At a recent show Let's Get Lost at Alaska Projects in Sydney I was drawn again to the images of Garry Trinh. Trinh is famous for capturing images from everyday life that are slightly off key, sometimes humorously strange but often just unexpected. He finds and records magic moments on the footpath and in parks, moments which, I would presumptuously suggest, most of us would miss.

In his latest show, for example, a bicycle rack and a sign next to each other are equally askew, as if they are both bending in a breeze. It is reality but as if it's in a parallel universe where different rules apply. The amazing ability of Trinh is that he continually and (seemingly) effortlessly captures this sort of image time and time again.

I left the exhibition enriched and with a heightened sense of my own eyes. I felt myself looking at the world a little more carefully, hoping that I would also come upon something miraculous. In this Trinh follows the line of Surrealist photographers that tried to capture, in André Breton's words (the major poet/theorist of Surrealism), rupture points, things that would unsteady our normal understanding of the world. Instead of trying to capture the real or indeed beauty, what Breton and the Surrealists wanted to discover was the "marvellous."

Chance encounters: a photography masterclass with Garry Trinh

For them this was a point that broke down life's normal binaries: between life and death, man and woman, magic and rationality. For example the shop mannequin is the perfect example of the marvellous for Breton as it is spookily alive (even though we know deep down that it is inert). The point of the surreal was to be in between the real and the fantastical, but with one foot still in both. That's why photography is the perfect Surrealist medium - better than painting - because it promises that at least something is half real.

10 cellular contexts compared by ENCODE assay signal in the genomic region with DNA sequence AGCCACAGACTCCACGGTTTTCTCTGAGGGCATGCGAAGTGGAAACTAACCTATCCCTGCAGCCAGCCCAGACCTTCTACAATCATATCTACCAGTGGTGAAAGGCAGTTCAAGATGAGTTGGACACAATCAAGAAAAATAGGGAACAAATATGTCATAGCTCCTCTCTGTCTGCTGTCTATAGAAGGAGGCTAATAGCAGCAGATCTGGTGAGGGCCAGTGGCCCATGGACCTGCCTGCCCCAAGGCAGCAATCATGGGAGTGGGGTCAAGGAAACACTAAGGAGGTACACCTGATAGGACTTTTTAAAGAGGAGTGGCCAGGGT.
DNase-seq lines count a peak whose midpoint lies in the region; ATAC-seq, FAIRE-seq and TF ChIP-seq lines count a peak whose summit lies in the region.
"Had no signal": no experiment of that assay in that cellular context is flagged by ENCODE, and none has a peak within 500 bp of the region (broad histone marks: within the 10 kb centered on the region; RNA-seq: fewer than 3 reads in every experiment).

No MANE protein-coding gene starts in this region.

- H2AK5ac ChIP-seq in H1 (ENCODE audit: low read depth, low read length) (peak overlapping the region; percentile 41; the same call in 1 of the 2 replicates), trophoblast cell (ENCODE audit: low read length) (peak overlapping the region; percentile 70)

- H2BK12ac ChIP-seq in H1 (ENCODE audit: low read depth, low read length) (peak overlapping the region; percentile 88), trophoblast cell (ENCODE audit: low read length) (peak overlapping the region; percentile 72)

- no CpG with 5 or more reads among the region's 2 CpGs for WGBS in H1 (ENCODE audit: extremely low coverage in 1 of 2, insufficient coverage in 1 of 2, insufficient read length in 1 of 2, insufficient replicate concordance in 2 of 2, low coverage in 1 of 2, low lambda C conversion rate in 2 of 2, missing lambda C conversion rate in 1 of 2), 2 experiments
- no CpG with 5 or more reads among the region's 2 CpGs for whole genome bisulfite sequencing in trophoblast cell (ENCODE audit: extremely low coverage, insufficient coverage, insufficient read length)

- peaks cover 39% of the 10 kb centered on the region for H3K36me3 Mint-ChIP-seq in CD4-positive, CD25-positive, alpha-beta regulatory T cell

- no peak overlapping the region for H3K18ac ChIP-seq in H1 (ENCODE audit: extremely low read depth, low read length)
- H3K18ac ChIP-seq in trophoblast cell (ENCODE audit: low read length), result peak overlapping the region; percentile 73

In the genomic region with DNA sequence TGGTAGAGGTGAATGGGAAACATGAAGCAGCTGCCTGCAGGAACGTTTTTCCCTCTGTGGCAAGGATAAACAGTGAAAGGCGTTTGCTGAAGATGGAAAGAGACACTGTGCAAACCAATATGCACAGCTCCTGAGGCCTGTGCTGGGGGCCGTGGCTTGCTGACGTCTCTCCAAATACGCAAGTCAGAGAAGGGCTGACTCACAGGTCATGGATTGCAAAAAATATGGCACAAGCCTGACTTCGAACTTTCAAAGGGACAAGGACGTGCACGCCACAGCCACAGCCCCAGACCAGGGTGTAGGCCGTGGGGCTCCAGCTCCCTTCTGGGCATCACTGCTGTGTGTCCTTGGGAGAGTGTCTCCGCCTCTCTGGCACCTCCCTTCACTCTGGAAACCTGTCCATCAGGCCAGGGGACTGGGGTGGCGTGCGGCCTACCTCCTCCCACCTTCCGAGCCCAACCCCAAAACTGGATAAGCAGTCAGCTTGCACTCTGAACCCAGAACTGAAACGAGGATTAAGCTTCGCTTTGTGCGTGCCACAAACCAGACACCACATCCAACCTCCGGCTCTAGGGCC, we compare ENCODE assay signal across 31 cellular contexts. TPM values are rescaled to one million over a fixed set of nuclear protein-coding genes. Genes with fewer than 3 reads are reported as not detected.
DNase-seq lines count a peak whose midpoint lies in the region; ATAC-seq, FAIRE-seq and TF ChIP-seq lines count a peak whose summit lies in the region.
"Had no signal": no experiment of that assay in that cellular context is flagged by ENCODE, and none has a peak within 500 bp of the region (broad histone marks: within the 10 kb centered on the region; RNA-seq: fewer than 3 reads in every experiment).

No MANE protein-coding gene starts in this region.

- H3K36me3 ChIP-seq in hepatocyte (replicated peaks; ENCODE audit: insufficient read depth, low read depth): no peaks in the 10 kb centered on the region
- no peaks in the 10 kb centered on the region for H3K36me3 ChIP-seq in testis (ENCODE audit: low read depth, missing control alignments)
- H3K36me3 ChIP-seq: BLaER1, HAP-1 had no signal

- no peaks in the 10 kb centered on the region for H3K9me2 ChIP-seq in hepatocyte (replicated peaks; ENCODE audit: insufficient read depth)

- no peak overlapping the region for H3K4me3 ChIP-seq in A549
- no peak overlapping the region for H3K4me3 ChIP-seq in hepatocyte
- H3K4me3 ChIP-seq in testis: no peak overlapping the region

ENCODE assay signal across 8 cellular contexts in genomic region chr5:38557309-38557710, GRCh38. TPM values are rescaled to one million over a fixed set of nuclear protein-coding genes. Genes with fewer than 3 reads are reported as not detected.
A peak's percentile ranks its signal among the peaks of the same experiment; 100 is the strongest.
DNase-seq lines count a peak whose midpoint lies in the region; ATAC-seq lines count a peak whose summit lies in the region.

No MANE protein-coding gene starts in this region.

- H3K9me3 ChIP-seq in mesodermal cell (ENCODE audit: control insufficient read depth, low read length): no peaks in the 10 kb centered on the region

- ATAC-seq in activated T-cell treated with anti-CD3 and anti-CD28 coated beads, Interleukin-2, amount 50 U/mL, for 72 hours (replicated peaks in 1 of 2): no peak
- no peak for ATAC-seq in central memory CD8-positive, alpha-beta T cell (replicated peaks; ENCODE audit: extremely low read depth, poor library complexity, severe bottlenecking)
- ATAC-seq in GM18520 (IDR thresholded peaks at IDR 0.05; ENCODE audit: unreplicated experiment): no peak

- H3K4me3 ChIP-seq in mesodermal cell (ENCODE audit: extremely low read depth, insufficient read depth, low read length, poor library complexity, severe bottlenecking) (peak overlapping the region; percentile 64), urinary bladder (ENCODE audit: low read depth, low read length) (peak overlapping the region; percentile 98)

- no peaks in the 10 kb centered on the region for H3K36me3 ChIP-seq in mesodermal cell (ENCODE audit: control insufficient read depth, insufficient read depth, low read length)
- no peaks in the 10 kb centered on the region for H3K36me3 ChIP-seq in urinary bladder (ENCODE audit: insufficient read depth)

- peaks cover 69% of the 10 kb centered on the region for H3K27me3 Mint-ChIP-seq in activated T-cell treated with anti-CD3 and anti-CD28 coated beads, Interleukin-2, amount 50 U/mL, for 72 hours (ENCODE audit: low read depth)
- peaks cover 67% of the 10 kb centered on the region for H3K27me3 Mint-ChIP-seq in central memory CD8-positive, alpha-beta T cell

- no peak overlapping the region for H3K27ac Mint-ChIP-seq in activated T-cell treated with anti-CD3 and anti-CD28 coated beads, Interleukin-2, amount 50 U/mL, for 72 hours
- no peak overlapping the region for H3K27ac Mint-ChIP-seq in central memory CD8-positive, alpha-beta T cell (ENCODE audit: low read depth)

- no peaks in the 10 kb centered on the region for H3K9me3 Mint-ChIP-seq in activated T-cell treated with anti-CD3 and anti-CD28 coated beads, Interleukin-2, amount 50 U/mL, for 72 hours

In a short exchange later, Trinh confirmed this lineage to me. I asked, "Why is the chance encounter important to you?" He replied: "Because it holds unlimited possibilities." So what is he looking for? "In a photographic image I'm looking for panache, rupture, revelation and curiosity." Trinh's approach to looking and photographing is free and quick, and he concludes that, "Play is the portal of creativity".

This approach to photography is a particular mode of looking. It's not like fashion photography or journalistic reportage. It is purposefully slippery and uncertain. The Surrealist photographs of Brassai had this quality. Later Henri Cartier Bresson, Elliott Erwitt and Robert Doisneau continued the approach. Daniel Arnold (who has been named the best photographer on Instagram by Gawker) is also a kindred spirit. Trinh recently caught up with Arnold in New York: "He's doing terrific work. He has a great strike rate, in almost any environment, and in my opinion capturing chance encounters better than anyone alive at the moment."

What Trinh, Arnold and other photographers of the chance encounter can teach us is, "Keep awake to the extraordinary in life!" They show that if you are open to it, by looking in a certain way, we will find things that can constantly shock and amaze, even on the walk to work or sitting at a bus stop.

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